A young tagged mole was caught in a trap once more in just after 20 hours, but in 700 m (directly) away from the spot where it was released. And another male in 6 days - in 2 km.
  The land beneath our feet, where the moles are plentiful, is apparently fully pierced by a complex net of mole burrows. Our zoologists have once calculated the combined area of all the mole tunnels on 200 hectares and the full amount of soil thrown out by them. The numbers turned out to be quite impressive: all tunnels, put together, went for 87 km, and the moles have dug out 204 tonnes of earth!
  The mole tunnels are of two sorts: the nesting tunnels, where it rests when sated, which happens rarely, for the mole's appetite is great, and the feeding ones, which usually lie close to the surface. The acute sense of smell indicates to the mole in which direction it should dig to reach quicker an earthworm, a mole cricket or a maybug larva. But if its tunnel will get invaded by a mouse, a shrew, a lizard, a grass snake, a frog, the mole won't let them go, but with speed, surprising for a half-blind and pigeon-toed mammal, it will kill and eat them. Even if they won't invade, but just come close to the territory, where the mole will happen to be, the mole, smelling the prey from underground, will jump out, grab the passing animal and will drag them back underground. People saw moles that were backing back down and dragging frogs into their tunnels (snakes too, supposedly!). One mole had only the sly dug underneath a bird nest, pierced the bottom (keeping the nest itself undisturbed!), grabbed the nestling and dragged it underground. Another mole, supposedly, had smelled from underground an insect, which was sitting on a stem not high enough, and with the same clever move, emerging from underground next to the insect, had caught it.
  As they say, these are testimonies of witnesses, but can they be trusted? Here every person should decide, while watching the moles, can they do such tricks. The author states nothing: he just tells the stories of moles, not the most improbable, in his opinion.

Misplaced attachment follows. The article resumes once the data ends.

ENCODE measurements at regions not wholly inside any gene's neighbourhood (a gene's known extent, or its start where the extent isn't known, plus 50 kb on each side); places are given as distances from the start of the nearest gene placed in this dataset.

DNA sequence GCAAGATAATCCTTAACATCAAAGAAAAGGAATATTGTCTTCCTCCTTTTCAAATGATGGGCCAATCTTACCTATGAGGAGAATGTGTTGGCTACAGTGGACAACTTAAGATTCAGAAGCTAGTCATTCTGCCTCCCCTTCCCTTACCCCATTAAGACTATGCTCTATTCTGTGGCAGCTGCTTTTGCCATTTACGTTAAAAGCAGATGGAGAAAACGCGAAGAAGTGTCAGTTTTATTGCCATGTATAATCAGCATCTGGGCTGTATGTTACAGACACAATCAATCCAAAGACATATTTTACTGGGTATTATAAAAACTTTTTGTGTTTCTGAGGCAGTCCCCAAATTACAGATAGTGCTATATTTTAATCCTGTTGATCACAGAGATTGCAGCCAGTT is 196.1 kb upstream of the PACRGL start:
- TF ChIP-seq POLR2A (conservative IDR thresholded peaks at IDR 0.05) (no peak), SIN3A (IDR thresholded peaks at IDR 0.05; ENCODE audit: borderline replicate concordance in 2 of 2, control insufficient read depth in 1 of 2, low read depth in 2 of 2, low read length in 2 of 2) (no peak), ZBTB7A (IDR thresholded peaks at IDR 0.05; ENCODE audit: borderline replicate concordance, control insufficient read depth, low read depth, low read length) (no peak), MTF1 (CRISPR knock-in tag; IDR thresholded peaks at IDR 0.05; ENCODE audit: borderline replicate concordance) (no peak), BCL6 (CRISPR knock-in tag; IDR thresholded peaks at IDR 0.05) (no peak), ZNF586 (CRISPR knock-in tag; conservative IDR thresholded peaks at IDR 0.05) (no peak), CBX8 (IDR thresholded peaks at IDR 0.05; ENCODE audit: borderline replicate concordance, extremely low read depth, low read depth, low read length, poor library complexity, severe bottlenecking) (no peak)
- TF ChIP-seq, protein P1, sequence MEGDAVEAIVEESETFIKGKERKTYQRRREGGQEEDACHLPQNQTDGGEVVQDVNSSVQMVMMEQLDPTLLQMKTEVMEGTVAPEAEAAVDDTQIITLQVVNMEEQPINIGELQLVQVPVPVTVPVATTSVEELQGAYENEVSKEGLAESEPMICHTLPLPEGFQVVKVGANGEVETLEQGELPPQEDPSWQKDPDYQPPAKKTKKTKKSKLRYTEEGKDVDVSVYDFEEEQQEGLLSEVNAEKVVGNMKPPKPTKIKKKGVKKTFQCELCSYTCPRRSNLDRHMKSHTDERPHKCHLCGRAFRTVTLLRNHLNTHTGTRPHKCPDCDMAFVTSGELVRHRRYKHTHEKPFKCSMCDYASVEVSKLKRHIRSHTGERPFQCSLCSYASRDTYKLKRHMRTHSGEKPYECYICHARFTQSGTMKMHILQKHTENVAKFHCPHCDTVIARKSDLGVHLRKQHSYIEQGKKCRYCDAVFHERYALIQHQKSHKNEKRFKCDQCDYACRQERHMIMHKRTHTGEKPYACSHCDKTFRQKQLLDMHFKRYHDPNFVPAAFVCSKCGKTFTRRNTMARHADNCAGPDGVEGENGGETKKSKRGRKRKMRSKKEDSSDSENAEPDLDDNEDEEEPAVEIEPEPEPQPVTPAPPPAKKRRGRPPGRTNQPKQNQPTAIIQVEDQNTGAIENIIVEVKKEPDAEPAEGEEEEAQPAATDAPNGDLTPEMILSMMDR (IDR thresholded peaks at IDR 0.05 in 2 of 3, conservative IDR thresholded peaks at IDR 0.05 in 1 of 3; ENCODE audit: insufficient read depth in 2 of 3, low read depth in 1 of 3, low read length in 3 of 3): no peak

Sometimes the mole hunts on the surface of the ground too, sniffing around in the fallen leaves and in moss. And here, (this, apparently, happens for real), if it encounters with its half-blinded by sensitive muzzle a baby hare, which lurks in full immobility, while its mother is eating nearby, the mole will mercilessly eat it.
  The moles are intolerant to neighbors and don't tolerate any inhabitants or other moles in their tunnels. And if they're put together into a tight space, the stronger mole will kill the weaker one and eat it. Thus the people say: if the mole was the size of a lion, no other animal would be as fierce as it! Only during the mating season, usually from March to May, do the male and female moles live together. It's possible that the male stays with the offspring until they get big enough and supposedly the male even brings to the youngsters worms and other food. And if the spring floods will flood the tunnels, the male mole supposedly helps the female to move the offspring into dryer surroundings. But if it is so for real, the scientists haven't determined yet.